Under federal law, institutions like Plymouth State University must create a group called the Institutional Review Board (IRB) to review and approve (or not) research that involves humans in order to ensure that no one is harmed by the research activities. Some of the projects that students want to undertake in Tackling a Wicked Problem may need to be reviewed by the IRB. PSU’s IRB answers the following question:
Do I need IRB approval for my class project?
Generally speaking, if the data are staying in the classroom (assignment being done for grading only) and data/results won’t be shared outside the classroom, IRB approval is not needed. If data may be used for an honors thesis, or presented at the Showcase of Student Research and Engagement (for example), then the project will need IRB approval as dissemination at those public events as research data is considered to be contributing to generalizable knowledge.
Individuals who wish to gather data from human subjects as part of evaluations, assessments, service, reporting, classroom assignments, educational inquiry, or practice AND intend to use the data as research data for the purpose of publishing or sharing with a research community or the public at large, must obtain IRB approval PRIOR to conducting the activity.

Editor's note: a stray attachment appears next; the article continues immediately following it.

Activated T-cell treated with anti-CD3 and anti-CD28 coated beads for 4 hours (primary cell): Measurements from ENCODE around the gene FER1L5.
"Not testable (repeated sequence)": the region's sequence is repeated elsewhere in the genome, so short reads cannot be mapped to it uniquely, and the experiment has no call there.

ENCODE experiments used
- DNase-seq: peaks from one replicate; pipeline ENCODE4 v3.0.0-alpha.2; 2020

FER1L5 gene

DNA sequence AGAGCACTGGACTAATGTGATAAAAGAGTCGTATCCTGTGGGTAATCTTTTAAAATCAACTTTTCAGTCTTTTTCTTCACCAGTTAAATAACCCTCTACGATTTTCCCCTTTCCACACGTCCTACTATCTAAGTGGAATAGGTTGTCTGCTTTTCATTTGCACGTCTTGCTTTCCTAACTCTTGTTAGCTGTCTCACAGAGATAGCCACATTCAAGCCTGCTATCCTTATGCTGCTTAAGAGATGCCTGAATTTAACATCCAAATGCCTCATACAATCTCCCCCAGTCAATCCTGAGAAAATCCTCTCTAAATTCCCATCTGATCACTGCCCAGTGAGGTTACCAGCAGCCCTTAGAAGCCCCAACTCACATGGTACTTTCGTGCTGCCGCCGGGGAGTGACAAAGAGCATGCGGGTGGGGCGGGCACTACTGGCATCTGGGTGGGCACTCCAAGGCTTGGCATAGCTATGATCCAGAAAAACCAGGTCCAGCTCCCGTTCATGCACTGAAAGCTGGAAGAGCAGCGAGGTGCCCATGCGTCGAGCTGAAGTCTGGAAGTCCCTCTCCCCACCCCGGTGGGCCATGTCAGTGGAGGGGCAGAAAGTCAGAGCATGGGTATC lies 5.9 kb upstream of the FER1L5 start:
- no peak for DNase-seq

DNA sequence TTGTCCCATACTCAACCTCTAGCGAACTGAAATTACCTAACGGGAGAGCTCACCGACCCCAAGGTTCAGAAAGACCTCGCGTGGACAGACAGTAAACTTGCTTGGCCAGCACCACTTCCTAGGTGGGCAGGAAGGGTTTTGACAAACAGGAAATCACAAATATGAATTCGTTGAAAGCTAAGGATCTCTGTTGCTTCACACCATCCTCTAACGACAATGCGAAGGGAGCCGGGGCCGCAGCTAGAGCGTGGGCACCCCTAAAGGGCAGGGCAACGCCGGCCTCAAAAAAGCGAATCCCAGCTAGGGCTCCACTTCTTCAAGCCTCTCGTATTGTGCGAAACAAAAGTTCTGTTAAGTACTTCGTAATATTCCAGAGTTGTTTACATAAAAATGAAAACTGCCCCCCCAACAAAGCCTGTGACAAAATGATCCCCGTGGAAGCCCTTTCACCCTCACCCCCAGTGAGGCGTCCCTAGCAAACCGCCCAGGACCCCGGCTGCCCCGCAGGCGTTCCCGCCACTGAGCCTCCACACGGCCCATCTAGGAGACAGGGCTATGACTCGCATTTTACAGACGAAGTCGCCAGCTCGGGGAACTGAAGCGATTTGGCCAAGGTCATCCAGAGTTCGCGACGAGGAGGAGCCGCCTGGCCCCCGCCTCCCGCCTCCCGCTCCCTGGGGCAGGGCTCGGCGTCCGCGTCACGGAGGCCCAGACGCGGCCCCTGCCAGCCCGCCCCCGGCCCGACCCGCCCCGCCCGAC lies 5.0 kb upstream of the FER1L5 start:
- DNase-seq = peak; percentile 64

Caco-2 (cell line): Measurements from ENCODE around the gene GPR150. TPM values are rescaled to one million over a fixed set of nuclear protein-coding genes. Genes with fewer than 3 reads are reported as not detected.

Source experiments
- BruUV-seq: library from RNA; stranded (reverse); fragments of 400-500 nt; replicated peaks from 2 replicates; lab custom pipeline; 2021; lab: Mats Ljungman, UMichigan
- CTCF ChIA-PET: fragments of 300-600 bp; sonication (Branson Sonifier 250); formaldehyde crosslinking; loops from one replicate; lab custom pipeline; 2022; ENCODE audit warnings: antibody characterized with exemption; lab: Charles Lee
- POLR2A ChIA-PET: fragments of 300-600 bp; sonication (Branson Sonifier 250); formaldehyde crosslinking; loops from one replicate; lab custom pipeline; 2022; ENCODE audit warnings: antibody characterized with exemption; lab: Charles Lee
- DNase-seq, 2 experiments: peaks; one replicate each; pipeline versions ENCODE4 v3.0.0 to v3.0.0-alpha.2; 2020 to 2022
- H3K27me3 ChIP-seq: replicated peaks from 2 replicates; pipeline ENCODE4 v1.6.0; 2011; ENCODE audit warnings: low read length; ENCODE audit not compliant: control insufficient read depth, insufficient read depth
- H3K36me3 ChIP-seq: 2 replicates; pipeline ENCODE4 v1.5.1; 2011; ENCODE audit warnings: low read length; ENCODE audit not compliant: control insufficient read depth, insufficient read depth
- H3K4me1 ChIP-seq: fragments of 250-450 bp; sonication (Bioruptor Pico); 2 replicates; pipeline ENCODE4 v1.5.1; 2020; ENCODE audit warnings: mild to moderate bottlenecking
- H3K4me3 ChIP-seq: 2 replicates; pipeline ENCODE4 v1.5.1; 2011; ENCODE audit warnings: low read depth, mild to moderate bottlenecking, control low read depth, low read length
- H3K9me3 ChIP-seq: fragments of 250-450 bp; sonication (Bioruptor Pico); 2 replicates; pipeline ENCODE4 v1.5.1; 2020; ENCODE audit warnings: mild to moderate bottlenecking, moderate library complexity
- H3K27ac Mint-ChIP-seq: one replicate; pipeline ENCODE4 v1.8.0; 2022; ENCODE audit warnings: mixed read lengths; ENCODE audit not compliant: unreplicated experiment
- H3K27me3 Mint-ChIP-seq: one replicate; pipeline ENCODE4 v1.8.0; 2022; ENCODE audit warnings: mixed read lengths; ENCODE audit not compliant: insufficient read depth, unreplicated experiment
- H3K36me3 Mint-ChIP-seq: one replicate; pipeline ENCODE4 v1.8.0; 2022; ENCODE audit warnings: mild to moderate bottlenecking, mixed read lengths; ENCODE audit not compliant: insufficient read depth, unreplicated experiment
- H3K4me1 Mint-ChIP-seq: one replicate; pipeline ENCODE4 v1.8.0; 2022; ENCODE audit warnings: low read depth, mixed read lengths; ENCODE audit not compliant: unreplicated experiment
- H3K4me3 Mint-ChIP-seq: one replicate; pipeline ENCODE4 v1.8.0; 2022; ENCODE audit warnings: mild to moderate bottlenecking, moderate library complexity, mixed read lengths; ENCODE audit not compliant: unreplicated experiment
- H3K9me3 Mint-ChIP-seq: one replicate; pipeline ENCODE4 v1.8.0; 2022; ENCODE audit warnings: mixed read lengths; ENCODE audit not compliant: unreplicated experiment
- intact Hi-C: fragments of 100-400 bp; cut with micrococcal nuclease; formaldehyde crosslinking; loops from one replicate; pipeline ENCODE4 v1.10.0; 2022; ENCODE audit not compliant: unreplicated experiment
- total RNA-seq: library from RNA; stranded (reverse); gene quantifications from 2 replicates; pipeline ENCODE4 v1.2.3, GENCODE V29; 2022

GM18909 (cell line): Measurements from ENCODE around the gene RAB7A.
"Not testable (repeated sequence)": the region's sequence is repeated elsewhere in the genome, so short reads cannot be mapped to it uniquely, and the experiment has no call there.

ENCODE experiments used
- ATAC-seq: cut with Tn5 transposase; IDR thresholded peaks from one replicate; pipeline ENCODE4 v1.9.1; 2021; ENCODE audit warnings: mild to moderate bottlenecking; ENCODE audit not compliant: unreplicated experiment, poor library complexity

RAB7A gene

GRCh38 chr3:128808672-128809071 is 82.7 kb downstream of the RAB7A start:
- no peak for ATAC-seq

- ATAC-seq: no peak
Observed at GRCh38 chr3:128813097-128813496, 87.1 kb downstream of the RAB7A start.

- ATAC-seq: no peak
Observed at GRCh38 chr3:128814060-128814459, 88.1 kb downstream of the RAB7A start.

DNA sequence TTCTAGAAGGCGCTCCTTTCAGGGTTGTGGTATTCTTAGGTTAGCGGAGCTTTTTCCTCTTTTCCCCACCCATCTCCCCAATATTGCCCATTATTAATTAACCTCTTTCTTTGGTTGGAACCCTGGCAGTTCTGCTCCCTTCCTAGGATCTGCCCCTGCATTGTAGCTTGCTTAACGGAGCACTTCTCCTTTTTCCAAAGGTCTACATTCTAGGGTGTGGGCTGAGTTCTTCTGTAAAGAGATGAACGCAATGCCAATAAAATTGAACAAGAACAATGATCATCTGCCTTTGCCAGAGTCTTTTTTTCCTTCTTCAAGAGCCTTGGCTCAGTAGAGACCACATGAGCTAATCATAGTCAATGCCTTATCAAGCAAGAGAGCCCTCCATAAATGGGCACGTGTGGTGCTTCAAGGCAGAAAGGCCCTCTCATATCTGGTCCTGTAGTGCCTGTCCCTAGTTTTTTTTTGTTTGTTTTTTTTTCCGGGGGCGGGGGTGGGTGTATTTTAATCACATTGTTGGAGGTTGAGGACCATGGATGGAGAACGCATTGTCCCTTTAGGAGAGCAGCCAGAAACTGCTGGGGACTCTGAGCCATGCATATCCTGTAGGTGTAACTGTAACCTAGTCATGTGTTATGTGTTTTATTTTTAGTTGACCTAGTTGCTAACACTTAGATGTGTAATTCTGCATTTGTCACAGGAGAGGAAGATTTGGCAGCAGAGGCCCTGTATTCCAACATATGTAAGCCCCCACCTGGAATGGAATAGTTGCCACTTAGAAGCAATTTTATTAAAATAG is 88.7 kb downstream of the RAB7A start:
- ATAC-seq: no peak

The PSU IRB recognizes that human subjects may be harmed by unethical or careless activities resulting from evaluations, assessments, service, reporting, classroom assignments, educational inquiry, or practice. As a board that values the protection of human subjects and the conduct of ethical behavior, the board strongly disapproves of such unethical behavior. However, the IRB recognizes the limits of its mandate and authority. The actions of individuals conducting classroom activities are also governed by the ethical standards of their discipline (e.g., American Psychological Association or American Anthropological Association).
From the PSU IRB Handbook:
What qualifies as research requiring an IRB review?
Research means a systematic investigation, including research development, testing and evaluation, designed to develop or contribute to generalize knowledge. Activities which meet this definition constitute research for purposes of this policy, whether or not they are conducted or supported under a program which is considered research for other purposes. For example, some demonstration and service programs may include research activities.
For example, if you are doing a survey to inform your further work on your wicked problem but do not plan to disseminate the results of the survey in any way, you do not have to seek IRB approval. But if you plan to publicize the results of your survey on a poster or in a presentation outside of your class, you will need to go through the approval process before you administer the survey.